Read the original article in The Oregonian here.
Jessica Urbina (right) and Daisy Tobon Romero (left) strode down a hallway in Vose Elementary, clutching 3-foot by 2-foot size scholarship checks.
"I remember the hallways looked so big," Urbina said.
Both of them remembered getting lost in the circular school.
But that was years ago. The two left Vose Elementary in 2006 and headed for Whitford Middle School. Both will graduate from Beaverton High School on June 10 and plan to attend Portland State University. They'll get a boost from those giant cardboard checks, which spell out $1,000 each. (The real ones will arrive later).
Tobon Romero and Urbina were this year's Vose Elementary scholarship winners, the funding for which is provided by current students and staff to former Vose students who are heading to college.
With gift baskets, candy sales and restaurant fundraisers, the students and staff worked with the Vose community to raise $5,000 this year. They expected more applicants but admitted they're not as good at marketing the scholarship as they are at fundraising. They're keeping the additional funds to ensure they have enough for future scholarships.
Urbina and Tobon Romero both started at Vose, knowing very little English, but they credited their teachers with never giving up on them and holding them to high standards.
"Teachers at Vose never put you down," Urbina said. "They pushed you and they saw the potential you had,"
It was more difficult for native Spanish speakers back then because Vose was not a dual immersion school. Everything was taught in English. Now, children whose native language is English or Spanish are taught in both languages.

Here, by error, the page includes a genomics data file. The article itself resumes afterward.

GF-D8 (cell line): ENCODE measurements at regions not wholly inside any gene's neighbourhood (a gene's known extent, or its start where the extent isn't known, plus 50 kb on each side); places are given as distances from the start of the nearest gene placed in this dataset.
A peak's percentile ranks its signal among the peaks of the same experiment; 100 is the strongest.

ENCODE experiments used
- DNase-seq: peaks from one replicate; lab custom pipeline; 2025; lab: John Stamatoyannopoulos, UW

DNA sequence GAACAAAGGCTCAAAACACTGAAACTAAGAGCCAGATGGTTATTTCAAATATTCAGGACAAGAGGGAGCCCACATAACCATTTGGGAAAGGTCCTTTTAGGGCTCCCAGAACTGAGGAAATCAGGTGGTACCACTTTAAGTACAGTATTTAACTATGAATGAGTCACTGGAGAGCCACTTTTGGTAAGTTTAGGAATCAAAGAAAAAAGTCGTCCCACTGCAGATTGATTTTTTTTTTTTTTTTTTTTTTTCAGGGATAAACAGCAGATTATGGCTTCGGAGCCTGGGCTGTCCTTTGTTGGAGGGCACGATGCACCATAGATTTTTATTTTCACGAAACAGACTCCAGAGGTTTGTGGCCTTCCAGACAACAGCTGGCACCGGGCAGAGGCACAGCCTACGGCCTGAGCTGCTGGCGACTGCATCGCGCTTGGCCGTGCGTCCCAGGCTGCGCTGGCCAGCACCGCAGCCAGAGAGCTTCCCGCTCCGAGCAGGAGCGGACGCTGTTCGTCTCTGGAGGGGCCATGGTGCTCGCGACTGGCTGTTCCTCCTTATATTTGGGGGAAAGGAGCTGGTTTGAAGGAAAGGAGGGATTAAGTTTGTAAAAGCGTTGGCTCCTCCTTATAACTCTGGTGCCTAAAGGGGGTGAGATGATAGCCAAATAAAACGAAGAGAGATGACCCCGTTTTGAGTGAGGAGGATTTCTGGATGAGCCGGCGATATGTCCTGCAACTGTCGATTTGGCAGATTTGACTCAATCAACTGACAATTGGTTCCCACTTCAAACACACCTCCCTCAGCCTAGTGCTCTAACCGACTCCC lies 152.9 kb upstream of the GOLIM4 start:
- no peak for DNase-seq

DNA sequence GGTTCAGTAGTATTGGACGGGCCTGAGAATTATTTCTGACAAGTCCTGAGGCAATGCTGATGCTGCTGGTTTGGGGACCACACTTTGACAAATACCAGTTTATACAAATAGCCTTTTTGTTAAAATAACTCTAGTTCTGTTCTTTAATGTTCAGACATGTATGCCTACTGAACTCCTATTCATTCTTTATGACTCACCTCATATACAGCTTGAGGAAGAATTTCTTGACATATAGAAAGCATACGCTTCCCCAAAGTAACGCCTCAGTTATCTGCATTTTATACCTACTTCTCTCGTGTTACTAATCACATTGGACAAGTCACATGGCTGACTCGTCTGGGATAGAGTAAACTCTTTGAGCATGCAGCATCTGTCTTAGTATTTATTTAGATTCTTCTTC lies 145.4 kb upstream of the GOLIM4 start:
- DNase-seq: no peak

"Just because your (English language learners) doesn't mean you won't be successful," Tobon Romero, told an audience of children during an assembly at Vose.
But both teenagers warned the students that it wasn't easy getting good grades and preparing for college.
Urbina said she didn't have a computer at home and had to write her papers on a library computer, she walked to school, was on her own for homework and babysat her little brother until her parents got home at 8 p.m. She would often stay up until midnight to finish her homework.
"You can accomplish anything that you put your mind to," she told the young students.
One thing changed for them in high school. They got smart phones and typed their essays with their thumbs, placing the papers in Google Docs where they could access them and print them at school.
Tobon Romero and Urbina are best friends. They were acquaintances at Vose Elementary, but ended up playing flutes in the Whitford Middle School band and developed a friendship.
At Portland State, Urbina is considering a medical degree with plans to become a pediatric physical therapist. She went through the Health Careers program at Beaverton High and was inspired to help children after spending time with a pediatric physical therapist at Providence St. Vincents Medical Center.
Tobon Romero is considering a marketing degree with an eye on international business. "I want work experience outside the U.S.," she said.